I participated in the Baltimore Marathon today. It was not, thankfully, in the run 26miles or die trying kind of participating though.
The Marathon organizers use amateur radio operators to help coordinate what is happening; track racers, pass information to the finish lines from different water stops, and handle other logistics related efforts. I was assigned to a combined water stop and first aid tent. We were at the half-way point in the course.
I got there about 7:15 this morning and checked in with the water stop captain and medical team leader. Our medical team leader, it turns out, took a nasty fall off a loading dock while gathering supplies for the race and had, what we are pretty sure was, a broken wrist. Since she was the only one with a medical license assigned to the team she had one of the med students splint it and she dealt with it until the location was secured.
The med tent was set up a slight distance from the water stop. Since the water stop was staffed by a club I had never heard of and the Med tent was being handled by a bunch of med students and a couple staff from Hopkins, and we happened to have a crew from Lifestar and their shiny, flashy unit there, I set myself up with the people who’s stories I figured would be more interesting. :-).
Sheesh. I sound like some sort of EMS groupie.
After he informed us that the Gateraid had been mixed in a trash can (which spawned a discussion of trash can punch and a mutual agreement to avoid the Gateraid) I had a good chat with a Baltimore police officer before the race. He asked about Amateur Radio, being under the impression that I was going to be doing some sort of broadcasting. I told him about our role in public service events and what we would be providing for the race. I was actually surprised that more people knew what Amateur Radio was and how active we were in disasters. A couple of the medics answered questions from the other medical providers before I could.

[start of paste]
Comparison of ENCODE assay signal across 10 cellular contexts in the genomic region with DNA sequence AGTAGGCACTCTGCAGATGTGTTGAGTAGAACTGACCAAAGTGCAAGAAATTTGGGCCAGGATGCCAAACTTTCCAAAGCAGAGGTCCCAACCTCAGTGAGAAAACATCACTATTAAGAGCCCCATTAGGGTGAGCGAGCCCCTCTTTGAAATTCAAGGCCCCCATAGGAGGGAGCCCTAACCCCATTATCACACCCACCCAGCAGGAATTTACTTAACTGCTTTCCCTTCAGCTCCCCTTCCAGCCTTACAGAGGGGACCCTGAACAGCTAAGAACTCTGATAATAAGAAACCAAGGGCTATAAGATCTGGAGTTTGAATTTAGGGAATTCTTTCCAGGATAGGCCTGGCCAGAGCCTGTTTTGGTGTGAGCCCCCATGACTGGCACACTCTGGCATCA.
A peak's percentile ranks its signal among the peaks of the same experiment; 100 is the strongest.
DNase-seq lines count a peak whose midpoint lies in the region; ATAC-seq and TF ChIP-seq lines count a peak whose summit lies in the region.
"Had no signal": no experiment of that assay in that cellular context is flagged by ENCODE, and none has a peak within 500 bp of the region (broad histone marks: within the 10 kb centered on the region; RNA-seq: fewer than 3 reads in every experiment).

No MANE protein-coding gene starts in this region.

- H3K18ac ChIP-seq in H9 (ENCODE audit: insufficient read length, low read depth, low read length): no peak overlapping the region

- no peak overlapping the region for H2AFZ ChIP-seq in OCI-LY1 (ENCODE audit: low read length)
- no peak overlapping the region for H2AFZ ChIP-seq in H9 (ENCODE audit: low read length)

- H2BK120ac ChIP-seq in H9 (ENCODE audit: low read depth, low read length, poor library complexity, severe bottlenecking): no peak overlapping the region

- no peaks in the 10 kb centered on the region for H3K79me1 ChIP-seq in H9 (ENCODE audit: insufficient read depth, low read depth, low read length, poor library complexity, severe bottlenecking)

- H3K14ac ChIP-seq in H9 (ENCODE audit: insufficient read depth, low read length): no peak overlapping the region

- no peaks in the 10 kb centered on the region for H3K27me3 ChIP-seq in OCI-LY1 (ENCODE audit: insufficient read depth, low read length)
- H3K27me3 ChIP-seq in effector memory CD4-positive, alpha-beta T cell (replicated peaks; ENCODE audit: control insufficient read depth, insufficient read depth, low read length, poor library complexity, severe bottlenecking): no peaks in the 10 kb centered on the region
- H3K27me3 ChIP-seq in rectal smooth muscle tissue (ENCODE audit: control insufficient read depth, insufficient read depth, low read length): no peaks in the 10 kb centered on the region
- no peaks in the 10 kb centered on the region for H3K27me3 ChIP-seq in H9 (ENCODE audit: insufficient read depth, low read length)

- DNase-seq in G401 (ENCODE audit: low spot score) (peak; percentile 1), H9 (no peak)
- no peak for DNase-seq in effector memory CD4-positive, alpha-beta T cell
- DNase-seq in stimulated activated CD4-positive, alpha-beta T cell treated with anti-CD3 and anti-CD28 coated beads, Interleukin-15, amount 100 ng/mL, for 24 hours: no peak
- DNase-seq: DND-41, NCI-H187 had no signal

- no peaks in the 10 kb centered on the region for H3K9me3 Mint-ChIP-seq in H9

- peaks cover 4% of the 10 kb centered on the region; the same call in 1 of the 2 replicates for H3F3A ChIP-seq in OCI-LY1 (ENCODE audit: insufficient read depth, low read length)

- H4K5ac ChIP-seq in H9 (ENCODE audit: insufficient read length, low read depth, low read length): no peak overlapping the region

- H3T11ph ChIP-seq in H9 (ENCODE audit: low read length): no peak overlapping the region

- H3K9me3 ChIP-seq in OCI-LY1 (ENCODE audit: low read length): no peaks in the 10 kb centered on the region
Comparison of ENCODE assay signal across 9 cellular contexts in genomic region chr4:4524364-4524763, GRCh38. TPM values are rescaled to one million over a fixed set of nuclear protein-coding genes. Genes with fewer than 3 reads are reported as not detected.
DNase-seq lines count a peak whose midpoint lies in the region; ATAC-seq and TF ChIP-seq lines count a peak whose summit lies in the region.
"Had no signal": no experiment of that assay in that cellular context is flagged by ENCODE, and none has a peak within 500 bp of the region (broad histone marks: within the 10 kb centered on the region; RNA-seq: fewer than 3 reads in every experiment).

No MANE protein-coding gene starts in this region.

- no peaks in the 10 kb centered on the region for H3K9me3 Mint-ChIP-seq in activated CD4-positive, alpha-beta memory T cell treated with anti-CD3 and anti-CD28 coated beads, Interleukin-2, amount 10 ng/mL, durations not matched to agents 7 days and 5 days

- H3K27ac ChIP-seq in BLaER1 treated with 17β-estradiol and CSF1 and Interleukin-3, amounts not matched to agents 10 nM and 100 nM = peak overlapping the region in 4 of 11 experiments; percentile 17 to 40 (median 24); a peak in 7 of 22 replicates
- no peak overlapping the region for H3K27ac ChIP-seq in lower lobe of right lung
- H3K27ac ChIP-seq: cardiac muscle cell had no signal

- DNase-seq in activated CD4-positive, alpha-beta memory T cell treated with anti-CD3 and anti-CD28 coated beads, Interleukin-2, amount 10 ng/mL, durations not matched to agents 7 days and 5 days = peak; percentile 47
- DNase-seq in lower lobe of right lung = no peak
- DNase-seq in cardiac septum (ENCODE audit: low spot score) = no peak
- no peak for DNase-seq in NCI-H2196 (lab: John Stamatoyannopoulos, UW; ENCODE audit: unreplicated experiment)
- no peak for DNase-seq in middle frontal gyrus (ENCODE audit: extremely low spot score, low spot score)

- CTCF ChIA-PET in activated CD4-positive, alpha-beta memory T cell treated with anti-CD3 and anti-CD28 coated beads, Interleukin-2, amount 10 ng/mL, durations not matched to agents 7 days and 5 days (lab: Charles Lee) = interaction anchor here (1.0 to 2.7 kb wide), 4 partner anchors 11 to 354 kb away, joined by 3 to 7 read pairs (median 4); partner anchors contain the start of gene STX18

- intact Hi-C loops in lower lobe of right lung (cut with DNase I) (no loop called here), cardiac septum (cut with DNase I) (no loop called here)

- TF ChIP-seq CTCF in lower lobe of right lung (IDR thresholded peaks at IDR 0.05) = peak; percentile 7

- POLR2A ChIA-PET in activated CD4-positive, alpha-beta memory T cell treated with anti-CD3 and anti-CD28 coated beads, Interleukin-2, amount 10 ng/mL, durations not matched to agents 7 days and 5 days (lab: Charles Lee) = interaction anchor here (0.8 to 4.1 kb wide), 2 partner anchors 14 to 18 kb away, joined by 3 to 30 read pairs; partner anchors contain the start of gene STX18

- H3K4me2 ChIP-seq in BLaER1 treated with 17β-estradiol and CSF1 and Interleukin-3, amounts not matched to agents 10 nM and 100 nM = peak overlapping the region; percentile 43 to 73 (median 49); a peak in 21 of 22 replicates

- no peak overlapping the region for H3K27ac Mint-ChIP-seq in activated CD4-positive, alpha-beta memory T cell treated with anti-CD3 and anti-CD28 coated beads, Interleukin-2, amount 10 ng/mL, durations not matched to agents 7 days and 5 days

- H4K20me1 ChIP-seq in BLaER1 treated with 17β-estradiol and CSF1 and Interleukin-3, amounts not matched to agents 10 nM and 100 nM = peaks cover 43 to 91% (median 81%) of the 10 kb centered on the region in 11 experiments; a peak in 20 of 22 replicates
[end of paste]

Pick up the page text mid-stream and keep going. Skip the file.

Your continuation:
We stood around for a while and chatted until the runners came through. Not a whole lot happened, aside from me passing a request for toilet paper for the porta-potties. A request that could not be filled. Eww. 🙂
We secured a little before 12:00 and I started walking up to catch the Light Rail. I had kept the radio on and heard one of the hams at the stadium (where the start/finish, primary medical, and everything else was located) trying to helpanother ham get over there to fill a vacant position. He eventually decided he couldn’t get through due to traffic. I offered to head up there, figuring I would be more mobile on foot. It took about 25 minutes to walk down there and another 20 to get through the enormous crowd gathered to watch the finish line. I eventually made it through, met up with our coordinator, and staffed the Information Tent (with PD/FD/Public Works, and race coordinators) for the duration.
It was a good day. Communications went relatively smoothly, I finally got back into doing public service events, met some cool people, and even managed to dispell a few misconceptions about Amateur Radio, and blindness along the way.